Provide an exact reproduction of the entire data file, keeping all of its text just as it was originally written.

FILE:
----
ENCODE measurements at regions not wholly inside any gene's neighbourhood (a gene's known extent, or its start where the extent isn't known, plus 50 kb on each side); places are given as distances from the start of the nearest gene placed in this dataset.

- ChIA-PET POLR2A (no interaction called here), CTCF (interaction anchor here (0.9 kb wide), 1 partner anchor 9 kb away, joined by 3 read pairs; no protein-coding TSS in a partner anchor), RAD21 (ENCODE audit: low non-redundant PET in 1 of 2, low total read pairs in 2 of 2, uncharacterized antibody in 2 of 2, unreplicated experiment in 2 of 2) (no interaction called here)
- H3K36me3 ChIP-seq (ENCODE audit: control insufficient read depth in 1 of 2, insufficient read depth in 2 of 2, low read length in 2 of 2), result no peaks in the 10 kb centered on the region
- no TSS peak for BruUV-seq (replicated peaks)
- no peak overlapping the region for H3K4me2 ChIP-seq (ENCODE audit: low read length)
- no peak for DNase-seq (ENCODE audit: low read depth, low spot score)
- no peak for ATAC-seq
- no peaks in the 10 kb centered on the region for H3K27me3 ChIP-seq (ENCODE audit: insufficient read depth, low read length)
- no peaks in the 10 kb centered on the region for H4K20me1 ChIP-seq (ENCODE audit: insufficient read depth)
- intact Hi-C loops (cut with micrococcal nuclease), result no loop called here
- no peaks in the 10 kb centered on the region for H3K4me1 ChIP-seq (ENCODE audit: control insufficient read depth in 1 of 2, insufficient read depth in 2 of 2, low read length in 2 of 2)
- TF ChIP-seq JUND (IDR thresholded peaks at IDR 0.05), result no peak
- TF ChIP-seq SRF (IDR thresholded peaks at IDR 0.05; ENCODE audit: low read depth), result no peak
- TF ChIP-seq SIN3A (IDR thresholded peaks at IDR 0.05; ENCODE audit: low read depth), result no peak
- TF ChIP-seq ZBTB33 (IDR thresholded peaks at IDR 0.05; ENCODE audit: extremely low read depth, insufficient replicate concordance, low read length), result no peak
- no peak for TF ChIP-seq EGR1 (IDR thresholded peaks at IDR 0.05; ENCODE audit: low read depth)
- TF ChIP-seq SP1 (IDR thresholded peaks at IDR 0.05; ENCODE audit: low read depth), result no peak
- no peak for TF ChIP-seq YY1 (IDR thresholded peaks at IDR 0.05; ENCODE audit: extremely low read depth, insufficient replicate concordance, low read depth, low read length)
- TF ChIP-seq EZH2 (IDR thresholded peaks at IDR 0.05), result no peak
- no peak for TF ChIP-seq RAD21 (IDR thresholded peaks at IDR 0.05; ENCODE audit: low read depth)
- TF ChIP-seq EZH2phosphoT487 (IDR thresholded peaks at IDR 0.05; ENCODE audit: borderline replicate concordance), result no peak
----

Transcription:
ENCODE measurements at regions not wholly inside any gene's neighbourhood (a gene's known extent, or its start where the extent isn't known, plus 50 kb on each side); places are given as distances from the start of the nearest gene placed in this dataset.

- ChIA-PET POLR2A (no interaction called here), CTCF (interaction anchor here (0.9 kb wide), 1 partner anchor 9 kb away, joined by 3 read pairs; no protein-coding TSS in a partner anchor), RAD21 (ENCODE audit: low non-redundant PET in 1 of 2, low total read pairs in 2 of 2, uncharacterized antibody in 2 of 2, unreplicated experiment in 2 of 2) (no interaction called here)
- H3K36me3 ChIP-seq (ENCODE audit: control insufficient read depth in 1 of 2, insufficient read depth in 2 of 2, low read length in 2 of 2), result no peaks in the 10 kb centered on the region
- no TSS peak for BruUV-seq (replicated peaks)
- no peak overlapping the region for H3K4me2 ChIP-seq (ENCODE audit: low read length)
- no peak for DNase-seq (ENCODE audit: low read depth, low spot score)
- no peak for ATAC-seq
- no peaks in the 10 kb centered on the region for H3K27me3 ChIP-seq (ENCODE audit: insufficient read depth, low read length)
- no peaks in the 10 kb centered on the region for H4K20me1 ChIP-seq (ENCODE audit: insufficient read depth)
- intact Hi-C loops (cut with micrococcal nuclease), result no loop called here
- no peaks in the 10 kb centered on the region for H3K4me1 ChIP-seq (ENCODE audit: control insufficient read depth in 1 of 2, insufficient read depth in 2 of 2, low read length in 2 of 2)
- TF ChIP-seq JUND (IDR thresholded peaks at IDR 0.05), result no peak
- TF ChIP-seq SRF (IDR thresholded peaks at IDR 0.05; ENCODE audit: low read depth), result no peak
- TF ChIP-seq SIN3A (IDR thresholded peaks at IDR 0.05; ENCODE audit: low read depth), result no peak
- TF ChIP-seq ZBTB33 (IDR thresholded peaks at IDR 0.05; ENCODE audit: extremely low read depth, insufficient replicate concordance, low read length), result no peak
- no peak for TF ChIP-seq EGR1 (IDR thresholded peaks at IDR 0.05; ENCODE audit: low read depth)
- TF ChIP-seq SP1 (IDR thresholded peaks at IDR 0.05; ENCODE audit: low read depth), result no peak
- no peak for TF ChIP-seq YY1 (IDR thresholded peaks at IDR 0.05; ENCODE audit: extremely low read depth, insufficient replicate concordance, low read depth, low read length)
- TF ChIP-seq EZH2 (IDR thresholded peaks at IDR 0.05), result no peak
- no peak for TF ChIP-seq RAD21 (IDR thresholded peaks at IDR 0.05; ENCODE audit: low read depth)
- TF ChIP-seq EZH2phosphoT487 (IDR thresholded peaks at IDR 0.05; ENCODE audit: borderline replicate concordance), result no peak